Can marketing do more to help society?

I was very fortunate to be invited by Pete Krainik (@cmoclub), who is the founder and CEO of The CMO Club, to a recent charity event in New York to support K9forwarriers (@k9sforwarriors). I was not expected to be so emotionally affected as I was, especially at 9am on a Monday morning, but when you see what this charity does, there is only one possible reaction and that is to be blown away. I will leave it to you to go to their website to better understand what they do, as you really need to hear this from the people who have been helped, in fact saved, by man’s best friend. I can’t even start to do this justice in writing.

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So what does this have to do with marketing?
Well how many of you have heard of this cause? Not many I imagine and this is because they don’t do marketing, they spend 96% of their proceeds on helping the people that matter. So here I am writing a blog and now hopefully (well if anyone reads this) we now have more people that are aware of this wonderful charity. This makes me think, is there more that we as marketers can do to help these worthwhile causes? We have the networks and we know how to engage consumers so why wouldn’t we dedicate some of our time to worthwhile causes.

I am a great admirer of Marc Benioff (@Benioff) and the Salesforce foundation 1/1/1 (@SFDCFoundation) that he created. He is now in the process of asking other companies to make the same pledge and he describes it as ”The 1/1/1 Pledge is an effort to invite technology entrepreneurs and their companies to commit resources (time, equity, product) and integrate philanthropy into their business”. The 1/1/1 refers to 1% of employee time, 1% of equity and 1% of product to be made available to help worthwhile causes.

So how can marketers help? Pete Krainik gave a very emotional address at the event and taking inspiration from his words I think we as marketers can help in the following ways:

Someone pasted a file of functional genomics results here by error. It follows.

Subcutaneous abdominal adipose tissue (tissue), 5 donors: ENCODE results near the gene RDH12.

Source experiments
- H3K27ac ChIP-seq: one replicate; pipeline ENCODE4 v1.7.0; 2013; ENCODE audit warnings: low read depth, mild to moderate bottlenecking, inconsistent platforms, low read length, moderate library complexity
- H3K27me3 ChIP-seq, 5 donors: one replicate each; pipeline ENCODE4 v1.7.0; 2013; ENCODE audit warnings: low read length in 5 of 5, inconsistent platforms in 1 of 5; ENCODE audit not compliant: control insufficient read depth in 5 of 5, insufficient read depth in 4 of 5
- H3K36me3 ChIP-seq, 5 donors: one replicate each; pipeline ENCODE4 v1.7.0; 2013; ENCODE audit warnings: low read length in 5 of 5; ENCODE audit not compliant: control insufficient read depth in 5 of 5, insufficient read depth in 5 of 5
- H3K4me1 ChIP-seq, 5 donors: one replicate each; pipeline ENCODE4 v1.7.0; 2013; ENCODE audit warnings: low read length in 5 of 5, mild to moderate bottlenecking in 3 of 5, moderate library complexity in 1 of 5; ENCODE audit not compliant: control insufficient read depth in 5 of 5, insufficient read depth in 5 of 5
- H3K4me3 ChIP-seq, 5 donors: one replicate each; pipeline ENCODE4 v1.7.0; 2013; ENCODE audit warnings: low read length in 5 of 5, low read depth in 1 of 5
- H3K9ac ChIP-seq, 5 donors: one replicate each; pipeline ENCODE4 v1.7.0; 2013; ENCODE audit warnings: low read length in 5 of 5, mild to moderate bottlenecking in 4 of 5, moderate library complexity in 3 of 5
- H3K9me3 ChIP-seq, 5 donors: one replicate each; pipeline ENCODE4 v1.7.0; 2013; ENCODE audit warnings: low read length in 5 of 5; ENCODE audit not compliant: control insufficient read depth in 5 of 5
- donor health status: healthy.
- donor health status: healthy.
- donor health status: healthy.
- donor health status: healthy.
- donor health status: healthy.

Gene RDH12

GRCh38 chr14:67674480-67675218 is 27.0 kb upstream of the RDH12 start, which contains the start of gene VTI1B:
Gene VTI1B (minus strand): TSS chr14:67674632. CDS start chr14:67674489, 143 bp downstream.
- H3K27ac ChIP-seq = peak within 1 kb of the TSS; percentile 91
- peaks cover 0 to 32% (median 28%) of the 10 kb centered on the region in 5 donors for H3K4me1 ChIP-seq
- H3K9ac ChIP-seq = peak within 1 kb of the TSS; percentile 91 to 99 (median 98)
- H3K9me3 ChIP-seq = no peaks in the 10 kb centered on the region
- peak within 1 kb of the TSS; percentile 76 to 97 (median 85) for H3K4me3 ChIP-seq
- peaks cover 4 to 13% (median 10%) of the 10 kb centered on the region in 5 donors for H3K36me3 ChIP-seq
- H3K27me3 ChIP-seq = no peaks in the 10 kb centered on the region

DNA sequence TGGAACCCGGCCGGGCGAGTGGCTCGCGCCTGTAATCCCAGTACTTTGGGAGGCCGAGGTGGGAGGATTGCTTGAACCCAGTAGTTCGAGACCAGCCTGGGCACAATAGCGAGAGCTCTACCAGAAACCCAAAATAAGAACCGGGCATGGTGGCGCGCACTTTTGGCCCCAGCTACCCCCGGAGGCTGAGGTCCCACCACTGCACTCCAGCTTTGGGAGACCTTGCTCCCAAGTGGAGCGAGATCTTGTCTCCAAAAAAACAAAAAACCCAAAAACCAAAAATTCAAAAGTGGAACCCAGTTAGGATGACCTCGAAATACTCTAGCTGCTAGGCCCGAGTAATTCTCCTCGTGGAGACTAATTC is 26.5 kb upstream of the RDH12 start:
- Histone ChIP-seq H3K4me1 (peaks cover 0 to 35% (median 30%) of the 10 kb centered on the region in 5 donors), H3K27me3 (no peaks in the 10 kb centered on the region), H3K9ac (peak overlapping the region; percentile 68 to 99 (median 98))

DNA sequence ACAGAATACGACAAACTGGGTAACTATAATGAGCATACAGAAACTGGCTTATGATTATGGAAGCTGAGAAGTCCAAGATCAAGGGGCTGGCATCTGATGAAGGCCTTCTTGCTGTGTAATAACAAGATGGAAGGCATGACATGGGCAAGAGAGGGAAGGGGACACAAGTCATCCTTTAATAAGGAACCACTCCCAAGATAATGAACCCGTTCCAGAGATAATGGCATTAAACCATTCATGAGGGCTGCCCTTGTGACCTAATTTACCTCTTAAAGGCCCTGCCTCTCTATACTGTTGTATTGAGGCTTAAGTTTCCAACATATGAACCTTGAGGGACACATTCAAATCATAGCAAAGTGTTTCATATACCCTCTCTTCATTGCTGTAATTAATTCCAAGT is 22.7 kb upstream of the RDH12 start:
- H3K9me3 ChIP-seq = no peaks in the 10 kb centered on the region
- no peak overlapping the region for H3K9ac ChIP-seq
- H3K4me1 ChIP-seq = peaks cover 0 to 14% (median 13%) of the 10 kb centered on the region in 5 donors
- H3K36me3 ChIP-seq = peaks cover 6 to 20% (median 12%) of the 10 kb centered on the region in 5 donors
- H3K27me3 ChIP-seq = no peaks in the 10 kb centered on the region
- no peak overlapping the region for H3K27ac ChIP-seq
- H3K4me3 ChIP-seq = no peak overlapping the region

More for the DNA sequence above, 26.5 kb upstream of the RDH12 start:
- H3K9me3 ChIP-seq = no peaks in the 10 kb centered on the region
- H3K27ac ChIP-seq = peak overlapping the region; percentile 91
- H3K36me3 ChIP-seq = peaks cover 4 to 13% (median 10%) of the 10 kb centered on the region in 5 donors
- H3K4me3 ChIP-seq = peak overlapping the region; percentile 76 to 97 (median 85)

Donate time
Time is precious, we are all so incredibly busy with our hectic lives but perhaps we need to take a short breather every now and then and look at the bigger picture. Surely we can find 15 minutes or more to help create a better world.

Activate networks
Many marketers have extensive networks with tens of thousands of followers on Twitter etc. Can we activate our networks to help these organizations raise their profile and perhaps lay the foundation for them to receive more assistance from companies, brands and consumers? We could even help embed a social purpose back into our own organizations and build stronger more valuable brands. A win-win for everyone.

Change perspectives
We are creative people at heart and who better to help the wider world gain a better perspective on things that really matter, than us. We can help create messaging and content that enables these worthwhile causes to better convey the incredible impact they are having on people who need help the most.

I am writing this from a patio overlooking Long Island Sound and realizing just how lucky I am. Thanks again to Pete for the invite and for the chance to reflect on what is truly important.

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CMO leadership: how to succeed in the modern era

I am deeply honored and delighted to be nominated by the CMO Club for its annual CMO President’s Circle Award.  This award recognizes CMOs who have demonstrated success in leading teams, leadership in marketing innovation, and leading beyond just the marketing department.